Central Canadian Shield Forests Central Canadian Shield Forests Central Canadian Shield Forests

Image credits: (1) Courtesy of Robert F Beltran (2) Hans-Jürgen Hübner, Creative Commons (3) Creative Commons, Daniel Chase (4) Creative Commons

Central Canadian Shield Forests

The ecoregion’s land area is provided in units of 1,000 hectares. The protection goal is the Global Safety Net (GSN1) area for the given ecoregion. The protection level indicates the percentage of the GSN goal that is currently protected on a scale of 0-10. N/A means data is not available at this time.

Bioregion: Canadian Shield & Coastal Taiga-Forests (NA9)

Realm: Subarctic America

Ecoregion Size (1000 ha):


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States: Canada: ON, QC

The Central Canadian Shield Forests ecoregion includes much of boreal northern Quebec and Ontario, north of the temperate-boreal transition forests, south of the taiga, and west to include the northeastern shore of Lake Superior. The defining geology of the ecoregion is entirely the Canadian (Precambrian) Shield, the huge mass of exposed Precambrian igneous and metamorphic rocks (especially granitic gneisses) that forms the ancient geological core of the North American continent, some 2.5-4.2 billion years old. 

The flagship species of the Central Canadian Shield Forests ecoregion is the woodland caribou. Image credit: Creative Commons

Glaciations strongly affected this ecoregion, which is still rising from post-glacial rebound (a rise in the land surface after retreat of the heavy ice sheets) after the last glaciation ended about 12,000 years ago. Outcrops of bedrock are mostly covered by calcium-rich, sandy to loamy till in the north and a thin, acidic, sandy till in the south. Most of the ecoregion is bounded to the north by Paleozoic bedrock of the Hudson Bay/James Bay Lowlands, towards which the density of wetlands on the landscape increases. 

The climate of this ecoregion is humid mid- to high-boreal. The boreal forest of this ecoregion is dominated by black spruce in the north, which is controlled by frequent lightning fires that often cover tens of thousands of hectares or more. Stands of fire-adapted jack pine are also common, with some paper birch. Warmer areas of the north, such as south-facing slopes, have higher proportions of quaking aspen and paper birch, as well as white spruce and balsam fir. 

Moose. Image credit: Diego Delso, Creative Commons

Most of the southern part of the ecoregion is dominated by more diverse forests of white and black spruce, balsam fir, jack pine, quaking aspen, and paper birch. Fires, often very large and intense, are also common in the south. Portions of this ecoregion are rich clay plains, which support some of the most productive boreal forest ecosystems on the continent. The north shore of Lake Superior has many occurrences of disjunct (separated) arctic and western plant species.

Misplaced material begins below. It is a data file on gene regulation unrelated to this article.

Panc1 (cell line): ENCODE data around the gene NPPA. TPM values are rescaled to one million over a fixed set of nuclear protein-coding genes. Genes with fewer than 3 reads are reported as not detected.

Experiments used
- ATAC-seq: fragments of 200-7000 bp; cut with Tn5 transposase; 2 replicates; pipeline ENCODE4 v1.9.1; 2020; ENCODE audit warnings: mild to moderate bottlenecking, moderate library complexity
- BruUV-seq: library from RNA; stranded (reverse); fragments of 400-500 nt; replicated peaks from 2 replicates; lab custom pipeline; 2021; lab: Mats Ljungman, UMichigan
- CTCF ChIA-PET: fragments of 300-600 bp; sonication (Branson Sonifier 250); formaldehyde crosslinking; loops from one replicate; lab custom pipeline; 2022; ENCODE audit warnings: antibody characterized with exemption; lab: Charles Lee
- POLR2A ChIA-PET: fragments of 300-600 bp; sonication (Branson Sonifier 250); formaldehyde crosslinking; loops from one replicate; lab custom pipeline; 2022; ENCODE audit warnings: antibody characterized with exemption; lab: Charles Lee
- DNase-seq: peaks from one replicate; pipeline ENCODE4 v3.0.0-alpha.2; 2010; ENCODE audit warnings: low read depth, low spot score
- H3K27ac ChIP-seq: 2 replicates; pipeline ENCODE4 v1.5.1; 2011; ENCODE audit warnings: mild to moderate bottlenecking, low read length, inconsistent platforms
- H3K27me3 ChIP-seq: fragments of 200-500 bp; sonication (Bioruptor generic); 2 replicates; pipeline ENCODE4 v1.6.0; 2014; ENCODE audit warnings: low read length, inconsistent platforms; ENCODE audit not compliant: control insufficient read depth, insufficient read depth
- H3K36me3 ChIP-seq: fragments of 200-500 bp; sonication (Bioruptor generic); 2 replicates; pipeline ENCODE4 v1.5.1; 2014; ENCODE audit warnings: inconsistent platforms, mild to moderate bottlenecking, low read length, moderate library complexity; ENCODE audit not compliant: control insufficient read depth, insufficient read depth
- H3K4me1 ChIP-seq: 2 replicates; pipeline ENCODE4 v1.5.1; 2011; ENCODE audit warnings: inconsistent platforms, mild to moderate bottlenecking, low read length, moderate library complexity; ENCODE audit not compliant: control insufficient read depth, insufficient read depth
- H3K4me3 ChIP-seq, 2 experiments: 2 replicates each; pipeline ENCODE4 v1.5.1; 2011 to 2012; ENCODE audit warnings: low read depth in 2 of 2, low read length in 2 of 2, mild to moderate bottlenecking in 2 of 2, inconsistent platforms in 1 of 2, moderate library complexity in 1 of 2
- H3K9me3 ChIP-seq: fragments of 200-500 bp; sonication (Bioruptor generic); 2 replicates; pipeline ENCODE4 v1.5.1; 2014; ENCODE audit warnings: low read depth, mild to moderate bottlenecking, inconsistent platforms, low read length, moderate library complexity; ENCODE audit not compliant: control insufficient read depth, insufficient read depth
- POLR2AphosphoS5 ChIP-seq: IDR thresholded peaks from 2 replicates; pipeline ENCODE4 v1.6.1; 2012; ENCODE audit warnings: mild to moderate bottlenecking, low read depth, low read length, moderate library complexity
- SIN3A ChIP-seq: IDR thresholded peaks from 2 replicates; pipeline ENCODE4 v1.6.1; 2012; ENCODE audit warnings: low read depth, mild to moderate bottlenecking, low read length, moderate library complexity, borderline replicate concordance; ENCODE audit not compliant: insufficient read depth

Pukaskwa National Park, on the northeast shore of Lake Superior, covers an area of 1,878 km2 and protects a significant portion of the longest undeveloped shoreline on the Great Lakes. This ecoregion marks the southernmost viable populations of woodland caribou remaining in North America. Other mammals include moose, black bear, lynx, snowshoe hare, wolf, and increasing reports of cougar. 

Great horned owl. Image credit: Greg Hume, Creative Commons

This ecoregion has only 4% of its area protected, and more than half of the ecoregion has been logged; additional parts of the ecoregion have been scheduled for logging in the near future. Logging also exacerbates habitat fragmentation, as clear-cuts, logging roads and major transportation corridors decrease connectivity for migrating wildlife. 

In addition, mining, mineral exploration, and hydro-electric development also threaten habitats in lowland Ontario and Quebec. There are additional disturbances to natural habitats from major oil, gas trunk lines, and hydro transmission corridors. Nevertheless, most of the region is wildland, with 64% of natural habitat remaining outside of protected areas. 

Priority conservation actions for the next decade are to: 1) protect remaining intact blocks of natural vegetation, old growth, roadless areas, and undeveloped rivers and lakes; 2) greatly increase federal and provincial designation of conservation lands; and 3) improve management of existing conservation lands, especially with respect to fire and carnivores (wolves, bears, lynx, cougar).


1. Ricketts, T.H. et al. 1999. Terrestrial Ecoregions of North America: A Conservation Assessment. Island Press, Washington, D.C.
2. Elliott-Fisk, D.L. 2000. The taiga and boreal forest. In M.G. Barbour and W.D. Billings, editors. North American Terrestrial Vegetation, 2nd edition. Cambridge University Press, Cambridge, U.K.
3. Noss, R.F., K. Bennett, E. Butterworth, C. Francis, A. Couturier, P. Paquet, and K. Vance-Borland. 2002. Conservation Biology for Canada’s Boreal Forest. A project of the Canadian Boreal Trust (Pew Charitable Trusts). Conservation Science, Inc. Corvallis, OR.

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